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Google Faces A Lawsuit From An Employee For Its Confidentiality Policies

( [email protected] ) Dec 21, 2016 10:22 AM EST
Google is currently facing another lawsuit from one of its employees. The complaint filed in California Superior Court in San Francisco alleged the tech company of violating California labor laws. The plaintiff only named as John Doe accused Google of having “illegal confidentiality policies”.
Google is faced with lawsuit from an employee for allegedly violating California labor laws with its illegal confidentiality policies. The Google Product Manager who is using the name John Doe claims that the tech company has an "internal spying program". Shawn Collins via Flickr

Google is currently facing another lawsuit from one of its employees. The complaint filed in California Superior Court in San Francisco alleged the tech company of violating California labor laws. The plaintiff only named as John Doe accused Google of having “illegal confidentiality policies”.

The Information first reported that a Google product manager claims that the company has an “internal spying program”. Apparently, the said program encourages employees to report those who are leaking information. In fact, the plaintiff chose to remain anonymous since “Brian Katz, Google’s Director of Global Investigations, Intelligence & Protective Services, falsely informed approximately 65,000 Googlers” that he was terminated for supposedly leaking certain information to the press.

John Doe denied the accusation and insisted that Katz actually knew that he was innocent. He added that he was used by Google as a “very public scapegoat." The company wanted other Google employees to see the consequences if they do not comply with its confidentiality policies. The lawsuit reads, “Google’s motto is ‘don’t be evil’. Google’s illegal confidentiality agreements, policies, and practices fail this test.”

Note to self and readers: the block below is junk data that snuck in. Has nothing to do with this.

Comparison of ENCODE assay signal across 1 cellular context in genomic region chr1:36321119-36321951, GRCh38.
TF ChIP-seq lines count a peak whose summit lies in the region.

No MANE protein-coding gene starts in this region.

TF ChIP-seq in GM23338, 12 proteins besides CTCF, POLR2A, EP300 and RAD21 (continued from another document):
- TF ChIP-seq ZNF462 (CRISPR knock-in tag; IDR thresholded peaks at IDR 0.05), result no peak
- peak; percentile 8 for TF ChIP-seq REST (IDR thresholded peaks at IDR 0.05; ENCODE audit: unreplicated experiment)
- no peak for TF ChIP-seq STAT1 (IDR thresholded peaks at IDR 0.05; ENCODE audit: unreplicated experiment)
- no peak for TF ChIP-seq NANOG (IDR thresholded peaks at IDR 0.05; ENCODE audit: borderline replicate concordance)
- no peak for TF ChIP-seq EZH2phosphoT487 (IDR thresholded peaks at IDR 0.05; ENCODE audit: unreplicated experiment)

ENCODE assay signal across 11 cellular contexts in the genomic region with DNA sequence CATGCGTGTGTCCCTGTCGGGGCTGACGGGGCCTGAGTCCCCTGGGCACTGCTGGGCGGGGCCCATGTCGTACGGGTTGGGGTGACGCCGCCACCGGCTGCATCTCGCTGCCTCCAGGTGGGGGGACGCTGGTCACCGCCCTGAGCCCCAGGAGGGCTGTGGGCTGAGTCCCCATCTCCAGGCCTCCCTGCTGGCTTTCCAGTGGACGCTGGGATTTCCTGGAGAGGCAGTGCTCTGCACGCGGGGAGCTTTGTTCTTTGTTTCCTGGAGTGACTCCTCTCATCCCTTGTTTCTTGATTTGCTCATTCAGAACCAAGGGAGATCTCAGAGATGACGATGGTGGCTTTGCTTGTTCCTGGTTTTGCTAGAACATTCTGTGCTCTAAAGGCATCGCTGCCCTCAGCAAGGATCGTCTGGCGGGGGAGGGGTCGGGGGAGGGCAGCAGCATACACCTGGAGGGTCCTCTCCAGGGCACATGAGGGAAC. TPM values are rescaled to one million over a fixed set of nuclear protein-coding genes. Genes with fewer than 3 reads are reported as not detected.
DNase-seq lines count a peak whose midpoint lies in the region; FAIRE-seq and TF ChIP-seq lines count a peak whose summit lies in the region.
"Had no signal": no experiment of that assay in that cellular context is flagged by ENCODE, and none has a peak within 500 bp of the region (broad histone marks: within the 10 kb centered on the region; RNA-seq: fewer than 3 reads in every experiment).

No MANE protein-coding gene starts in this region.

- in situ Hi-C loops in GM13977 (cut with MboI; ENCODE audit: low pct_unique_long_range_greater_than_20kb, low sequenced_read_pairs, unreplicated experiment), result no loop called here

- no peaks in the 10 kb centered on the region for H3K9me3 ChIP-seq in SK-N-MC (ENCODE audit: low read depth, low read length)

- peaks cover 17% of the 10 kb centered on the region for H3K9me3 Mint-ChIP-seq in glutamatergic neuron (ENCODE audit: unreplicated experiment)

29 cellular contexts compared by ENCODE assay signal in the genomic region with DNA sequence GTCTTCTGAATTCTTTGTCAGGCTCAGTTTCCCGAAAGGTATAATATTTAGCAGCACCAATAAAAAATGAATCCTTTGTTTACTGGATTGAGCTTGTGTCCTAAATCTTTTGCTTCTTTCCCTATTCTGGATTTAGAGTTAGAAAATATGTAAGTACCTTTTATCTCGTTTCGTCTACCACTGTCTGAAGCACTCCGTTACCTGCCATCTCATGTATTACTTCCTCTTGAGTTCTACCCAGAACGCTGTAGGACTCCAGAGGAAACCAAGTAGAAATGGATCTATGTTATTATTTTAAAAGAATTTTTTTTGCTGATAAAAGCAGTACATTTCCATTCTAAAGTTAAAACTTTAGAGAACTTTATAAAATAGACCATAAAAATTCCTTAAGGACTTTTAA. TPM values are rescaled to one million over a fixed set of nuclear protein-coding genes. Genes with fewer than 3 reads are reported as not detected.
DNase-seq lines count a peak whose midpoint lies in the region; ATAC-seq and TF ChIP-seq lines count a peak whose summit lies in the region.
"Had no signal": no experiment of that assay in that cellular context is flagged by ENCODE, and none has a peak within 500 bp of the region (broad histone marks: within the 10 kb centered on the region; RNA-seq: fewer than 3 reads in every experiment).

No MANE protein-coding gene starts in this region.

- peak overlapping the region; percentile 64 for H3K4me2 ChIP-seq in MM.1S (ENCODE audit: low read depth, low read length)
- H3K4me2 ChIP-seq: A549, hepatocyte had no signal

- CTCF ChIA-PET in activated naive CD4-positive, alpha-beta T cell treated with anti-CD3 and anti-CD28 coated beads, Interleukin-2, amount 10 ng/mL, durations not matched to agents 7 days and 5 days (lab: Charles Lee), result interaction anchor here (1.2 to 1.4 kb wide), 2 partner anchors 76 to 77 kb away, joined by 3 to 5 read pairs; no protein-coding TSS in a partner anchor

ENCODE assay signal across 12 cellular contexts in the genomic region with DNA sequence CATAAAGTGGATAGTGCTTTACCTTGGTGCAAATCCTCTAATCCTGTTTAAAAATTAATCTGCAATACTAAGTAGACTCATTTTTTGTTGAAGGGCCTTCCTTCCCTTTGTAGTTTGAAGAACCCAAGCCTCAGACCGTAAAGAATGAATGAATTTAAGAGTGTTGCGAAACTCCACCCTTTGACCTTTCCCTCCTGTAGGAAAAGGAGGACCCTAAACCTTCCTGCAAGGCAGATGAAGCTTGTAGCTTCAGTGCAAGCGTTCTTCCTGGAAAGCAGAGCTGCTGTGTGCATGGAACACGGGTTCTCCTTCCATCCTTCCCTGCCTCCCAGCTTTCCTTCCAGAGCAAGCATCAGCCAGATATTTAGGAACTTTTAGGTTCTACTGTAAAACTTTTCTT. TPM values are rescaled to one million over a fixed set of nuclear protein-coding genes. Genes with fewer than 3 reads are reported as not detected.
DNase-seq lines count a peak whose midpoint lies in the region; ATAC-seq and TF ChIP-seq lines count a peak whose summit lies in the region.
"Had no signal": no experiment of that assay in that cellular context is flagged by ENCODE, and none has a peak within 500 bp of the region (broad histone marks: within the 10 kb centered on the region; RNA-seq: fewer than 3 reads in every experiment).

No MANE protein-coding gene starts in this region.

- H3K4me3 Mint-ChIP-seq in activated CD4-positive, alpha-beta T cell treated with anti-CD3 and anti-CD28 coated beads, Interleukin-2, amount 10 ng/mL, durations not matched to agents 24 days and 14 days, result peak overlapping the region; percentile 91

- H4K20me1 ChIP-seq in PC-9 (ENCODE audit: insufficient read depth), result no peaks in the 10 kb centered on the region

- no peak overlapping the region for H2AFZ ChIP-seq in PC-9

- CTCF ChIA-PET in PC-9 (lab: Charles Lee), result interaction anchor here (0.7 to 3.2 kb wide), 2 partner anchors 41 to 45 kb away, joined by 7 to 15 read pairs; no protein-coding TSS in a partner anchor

Among the things that the Google’s policies prohibit include talking about “illegal conduct or dangerous product defects” and sharing information with a potential employer such as “how much salary they make and what work they performed” when they look for a new job. This means that they can’t simply disclose “all of the skills, knowledge, acquaintances and overall experience at Google” as they work for their new employer. Furthermore, they were also prevented from “speaking to the government, attorneys, or the press about wrongdoing at Google”.

Their personal lives are also affected. They are prohibited from telling their “spouse or friends about whether they think their boss could do a better job”. The Verge also reported that another policy keeps the employees from writing a novel about working for a large Silicon Valley corporation. They need to get a final draft approval from Google before they are allowed to do that. Google might pay a fine of as much as $3.8 billion. That is if Google is indeed found to be violating California labor law.

This is only one of Google’s other serious concerns. The families of the three Orlando shooting victims have recently sued Google, Facebook, and Twitter. According to the Christian Science Monitor, the social media platforms were accused of violating US anti-terrorism law. Apparently, they did not do enough to halt Islamic terrorists from recruiting on YouTube, Facebook, and Twitter.

Tags : Google, California Superior Court, California, San Francisco, Brian Katz, Silicon Valley, California Labor Law, Orlando, Facebook, Twitter, YouTube